and also that I have had issues with CCI, could have been a bad batch, but compared to Fed or Rem's, I've only had trouble with CCI
    Is this directed to me KR? If so, I was only picking up on the fact that you've had trouble with CCI's too, and I found that interesting. Didn't intend to imply any statement beyond that.

    In my case all the FTF's were definitive; no ignition (as opposed to a delayed ignition). Edit/addendum: Yes, all the primers in question were fully seated firmly to the bottom of clean primer pockets. And CCI are the only primers I've ever had issues with....
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    Sure greatful for the responce.
    Have learned a little about other primers being used up here.
    So im probably going to experiment with Winchester primers, might change to CCI in my test loads to see if results differ.
    I was told to stick with magnum primers in any powder load over 60gr.
    I read somewhere that CCi has a primer that needs to be seated deeper than most. Is this something that i should keep in mind if i go to CCi primers??
    Federal was on my list for a few years, until they choked when 325 caliber was introduce.
    They wouldnt load it and mostlikely never will because they want you to chose a 338 federal. (imagine that)
    Not going to happen in this lifetime, at least from what im reading in this forum.

    Thanks again for you help.
    vic
    Last edited by furbearer; 12-18-2011 at 15:01. Reason: missed a few letters

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    Quote Originally Posted by iofthetaiga View Post
    Is this directed to me KR? If so, I was only picking up on the fact that you've had trouble with CCI's too, and I found that interesting. Didn't intend to imply any statement beyond that.
    .
    No, Taiga, not directed at all, just correcting my own question post

    I had just re-read my own post and thought, "whoops, that doesn't make sense,"....

    What I had said about hangfires, and the fact I was wondering maybe they were not the correct primer for the Wsm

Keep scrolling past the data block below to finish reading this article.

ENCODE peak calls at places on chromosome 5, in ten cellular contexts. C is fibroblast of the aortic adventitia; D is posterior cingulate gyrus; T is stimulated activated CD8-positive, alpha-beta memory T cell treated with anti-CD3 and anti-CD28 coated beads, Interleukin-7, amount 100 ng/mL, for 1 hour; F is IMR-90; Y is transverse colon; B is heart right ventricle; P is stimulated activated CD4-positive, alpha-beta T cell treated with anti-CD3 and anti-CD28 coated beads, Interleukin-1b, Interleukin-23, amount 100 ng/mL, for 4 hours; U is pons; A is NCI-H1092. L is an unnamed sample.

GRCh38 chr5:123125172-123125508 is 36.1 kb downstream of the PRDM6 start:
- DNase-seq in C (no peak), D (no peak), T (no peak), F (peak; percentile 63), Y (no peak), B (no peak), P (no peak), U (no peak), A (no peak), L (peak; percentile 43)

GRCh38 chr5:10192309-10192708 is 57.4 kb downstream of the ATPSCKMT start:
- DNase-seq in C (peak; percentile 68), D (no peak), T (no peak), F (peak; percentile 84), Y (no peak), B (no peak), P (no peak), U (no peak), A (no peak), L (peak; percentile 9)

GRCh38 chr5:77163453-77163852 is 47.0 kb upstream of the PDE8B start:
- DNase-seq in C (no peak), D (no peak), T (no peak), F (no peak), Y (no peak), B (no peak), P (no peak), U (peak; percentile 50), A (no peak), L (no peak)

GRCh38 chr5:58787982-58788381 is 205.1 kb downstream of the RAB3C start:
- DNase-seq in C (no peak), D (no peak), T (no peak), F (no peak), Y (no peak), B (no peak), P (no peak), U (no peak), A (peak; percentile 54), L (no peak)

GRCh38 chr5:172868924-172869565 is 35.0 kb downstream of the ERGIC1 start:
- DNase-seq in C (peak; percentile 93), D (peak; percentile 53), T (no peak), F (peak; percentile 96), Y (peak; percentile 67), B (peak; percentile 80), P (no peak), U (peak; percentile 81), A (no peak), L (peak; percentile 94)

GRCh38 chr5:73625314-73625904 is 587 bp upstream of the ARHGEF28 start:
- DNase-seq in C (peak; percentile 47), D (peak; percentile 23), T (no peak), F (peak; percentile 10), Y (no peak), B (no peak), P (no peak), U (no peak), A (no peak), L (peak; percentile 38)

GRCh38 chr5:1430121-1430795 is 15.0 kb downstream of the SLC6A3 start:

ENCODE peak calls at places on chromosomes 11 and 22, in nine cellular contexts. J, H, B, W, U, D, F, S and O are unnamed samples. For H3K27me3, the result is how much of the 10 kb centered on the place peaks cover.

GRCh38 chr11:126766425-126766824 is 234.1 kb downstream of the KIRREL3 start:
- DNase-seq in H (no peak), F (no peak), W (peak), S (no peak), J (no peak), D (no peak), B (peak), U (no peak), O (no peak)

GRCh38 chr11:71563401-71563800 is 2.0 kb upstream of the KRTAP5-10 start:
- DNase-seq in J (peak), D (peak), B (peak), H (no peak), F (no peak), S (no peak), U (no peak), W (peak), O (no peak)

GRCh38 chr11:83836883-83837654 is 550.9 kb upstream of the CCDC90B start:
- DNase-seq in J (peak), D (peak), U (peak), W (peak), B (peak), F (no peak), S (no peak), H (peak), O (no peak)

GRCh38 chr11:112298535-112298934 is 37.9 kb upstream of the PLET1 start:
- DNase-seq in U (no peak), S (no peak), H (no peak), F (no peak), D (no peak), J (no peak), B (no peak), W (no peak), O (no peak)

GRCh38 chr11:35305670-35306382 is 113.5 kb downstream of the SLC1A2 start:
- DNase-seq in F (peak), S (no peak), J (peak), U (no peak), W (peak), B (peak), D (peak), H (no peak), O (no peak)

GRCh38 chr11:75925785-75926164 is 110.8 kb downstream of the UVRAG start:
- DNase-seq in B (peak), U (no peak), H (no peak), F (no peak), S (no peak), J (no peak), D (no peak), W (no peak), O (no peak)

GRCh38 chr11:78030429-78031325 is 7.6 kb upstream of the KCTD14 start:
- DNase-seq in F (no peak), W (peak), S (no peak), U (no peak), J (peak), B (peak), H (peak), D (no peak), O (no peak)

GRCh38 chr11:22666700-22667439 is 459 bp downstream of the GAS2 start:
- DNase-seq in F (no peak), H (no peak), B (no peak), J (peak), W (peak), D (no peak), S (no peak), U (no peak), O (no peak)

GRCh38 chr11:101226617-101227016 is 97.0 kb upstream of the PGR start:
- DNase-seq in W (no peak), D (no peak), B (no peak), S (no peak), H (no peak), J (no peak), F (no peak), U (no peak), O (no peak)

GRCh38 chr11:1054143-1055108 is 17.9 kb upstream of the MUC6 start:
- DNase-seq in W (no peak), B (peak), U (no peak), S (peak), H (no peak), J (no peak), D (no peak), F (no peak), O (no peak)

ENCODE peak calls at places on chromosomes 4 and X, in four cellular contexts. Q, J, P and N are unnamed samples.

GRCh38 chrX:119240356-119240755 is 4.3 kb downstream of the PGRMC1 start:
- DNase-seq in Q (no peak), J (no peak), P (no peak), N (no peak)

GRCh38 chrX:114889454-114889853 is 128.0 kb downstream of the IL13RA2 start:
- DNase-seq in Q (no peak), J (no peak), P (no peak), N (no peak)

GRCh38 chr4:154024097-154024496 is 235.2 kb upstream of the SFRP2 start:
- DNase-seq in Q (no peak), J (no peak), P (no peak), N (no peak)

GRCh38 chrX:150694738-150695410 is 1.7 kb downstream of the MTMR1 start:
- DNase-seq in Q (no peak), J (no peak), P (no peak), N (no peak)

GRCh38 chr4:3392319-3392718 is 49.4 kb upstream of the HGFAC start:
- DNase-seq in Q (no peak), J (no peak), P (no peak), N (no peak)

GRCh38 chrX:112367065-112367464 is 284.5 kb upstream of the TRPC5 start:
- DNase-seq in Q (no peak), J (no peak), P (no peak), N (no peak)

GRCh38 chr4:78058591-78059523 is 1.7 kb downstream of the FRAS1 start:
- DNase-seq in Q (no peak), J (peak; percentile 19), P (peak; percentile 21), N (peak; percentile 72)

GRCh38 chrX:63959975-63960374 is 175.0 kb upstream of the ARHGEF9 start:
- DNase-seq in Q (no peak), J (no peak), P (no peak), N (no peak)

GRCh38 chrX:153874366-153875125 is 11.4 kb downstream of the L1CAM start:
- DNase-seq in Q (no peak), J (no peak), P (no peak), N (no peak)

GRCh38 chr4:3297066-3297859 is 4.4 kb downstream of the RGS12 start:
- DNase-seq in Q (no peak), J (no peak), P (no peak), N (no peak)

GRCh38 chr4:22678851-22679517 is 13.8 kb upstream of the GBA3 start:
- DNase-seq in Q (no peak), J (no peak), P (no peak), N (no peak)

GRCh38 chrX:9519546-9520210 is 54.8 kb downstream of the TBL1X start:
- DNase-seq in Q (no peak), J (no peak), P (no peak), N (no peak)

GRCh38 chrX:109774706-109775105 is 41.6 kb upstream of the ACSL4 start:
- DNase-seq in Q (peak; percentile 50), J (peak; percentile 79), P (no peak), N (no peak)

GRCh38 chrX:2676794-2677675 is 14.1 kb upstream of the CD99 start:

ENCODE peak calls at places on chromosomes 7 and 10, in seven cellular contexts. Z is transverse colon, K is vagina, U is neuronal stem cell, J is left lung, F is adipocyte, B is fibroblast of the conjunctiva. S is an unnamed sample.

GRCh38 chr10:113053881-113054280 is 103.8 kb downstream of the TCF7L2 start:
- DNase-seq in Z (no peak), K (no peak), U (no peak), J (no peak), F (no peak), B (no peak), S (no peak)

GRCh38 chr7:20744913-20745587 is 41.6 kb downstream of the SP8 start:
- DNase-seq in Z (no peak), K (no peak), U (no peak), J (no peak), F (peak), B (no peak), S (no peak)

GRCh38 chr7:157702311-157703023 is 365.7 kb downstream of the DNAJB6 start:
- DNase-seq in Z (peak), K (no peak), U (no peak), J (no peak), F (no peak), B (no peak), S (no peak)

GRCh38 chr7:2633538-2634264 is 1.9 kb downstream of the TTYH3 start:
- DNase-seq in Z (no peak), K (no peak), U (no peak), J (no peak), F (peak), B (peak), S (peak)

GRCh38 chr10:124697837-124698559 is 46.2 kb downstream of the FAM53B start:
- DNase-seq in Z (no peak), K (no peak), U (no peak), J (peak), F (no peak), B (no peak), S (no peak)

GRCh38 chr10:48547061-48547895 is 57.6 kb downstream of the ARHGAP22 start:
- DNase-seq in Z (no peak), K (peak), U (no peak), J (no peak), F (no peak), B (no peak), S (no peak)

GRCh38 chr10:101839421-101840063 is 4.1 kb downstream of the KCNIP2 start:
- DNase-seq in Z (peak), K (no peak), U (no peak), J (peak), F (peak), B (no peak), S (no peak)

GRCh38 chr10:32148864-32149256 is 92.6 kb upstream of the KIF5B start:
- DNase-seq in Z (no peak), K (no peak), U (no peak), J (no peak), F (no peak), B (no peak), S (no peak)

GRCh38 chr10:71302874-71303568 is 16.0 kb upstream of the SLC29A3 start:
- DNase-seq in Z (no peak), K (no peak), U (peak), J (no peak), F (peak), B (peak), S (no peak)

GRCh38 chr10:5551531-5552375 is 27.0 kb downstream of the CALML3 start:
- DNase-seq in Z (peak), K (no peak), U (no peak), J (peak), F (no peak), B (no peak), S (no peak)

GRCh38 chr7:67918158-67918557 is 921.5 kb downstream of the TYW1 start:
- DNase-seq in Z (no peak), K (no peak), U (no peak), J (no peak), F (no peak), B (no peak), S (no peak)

those two issues, don't relate to each other, so I was calling myself on that, (too late to edit, so had to repost)

    Still curious about my question about Primers and Shooting Climate, figured if I didn't correct myself there it would mess with the answer I'm looking for.
    Ten Hours in that little raft off the AK peninsula, blowin' NW 60, in November.... "the Power of Life and Death is in the Tongue," and Yes, God is Good !

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    Quote Originally Posted by furbearer View Post
    I read somewhere that CCi has a primer that needs to be seated deeper than most. Is this something that i should keep in mind if i go to CCi primers??
    NO! Don't mean to sound impolite, but we covered this in your other thread. ALL primers must be seated FIRMLY all the way down against the bottom of the primer pocket. Seating primers is not like seating bullets. All primers are seated firmly, as deeply as they will go, to the bottom of the primer pocket. Always. No exceptions. Doesn't matter what brand.
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    Quote Originally Posted by kodiakrain View Post
    No, Taiga, not directed at all, just correcting my own question post
    .
    I had just re-read my own post and thought, "whoops, that doesn't make sense," ...
    what I had said about hangfires and the fact I thought maybe they were not the correct primer for the Wsm
    Gotcha. I thought it made sense the first time around.
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    Quote Originally Posted by iofthetaiga View Post
    All primers are seated firmly, as deeply as they will go, to the bottom of the primer pocket. Always. No exceptions. Doesn't matter what brand.
    This for Boxer type primers. With Boxer type primers (the kind you're using) the bottom of the primer pocket is flat, and the anvil is integral to the primer assembly itself.

    A second type primer design is the Berdan primer. (Berdan's are rarely used anymore, but you might encounter them if you're reloading older, especially foreign, military ammunition). With Berdan's, the anvil is integral to the cartridge case (it looks like a little pedestal in the middle of the primer pocket). Loading Berdans is a whole different animal from Boxers.

    A boxer primer is composed of three primary components: cup, compound, and anvil. This type of primer is designed such that the primer must be installed firmly against the bottom of the cartridge pocket. Doing so provides the anvil with a firm foundation (the bottom of the pocket) and compresses the primer compound between the anvil and the primer cup. This bit of compression is necessary for proper functioning. Not seating Boxer primers fully, may result in delayed or no ignition. No measuring is necessary; just squeeze the primer firmly into the primer pocket as deeply as it will go. That's all there is to it.
    ...he who knows nothing is nearer to truth than he whose mind is filled with falsehoods & errors. ~Thomas Jefferson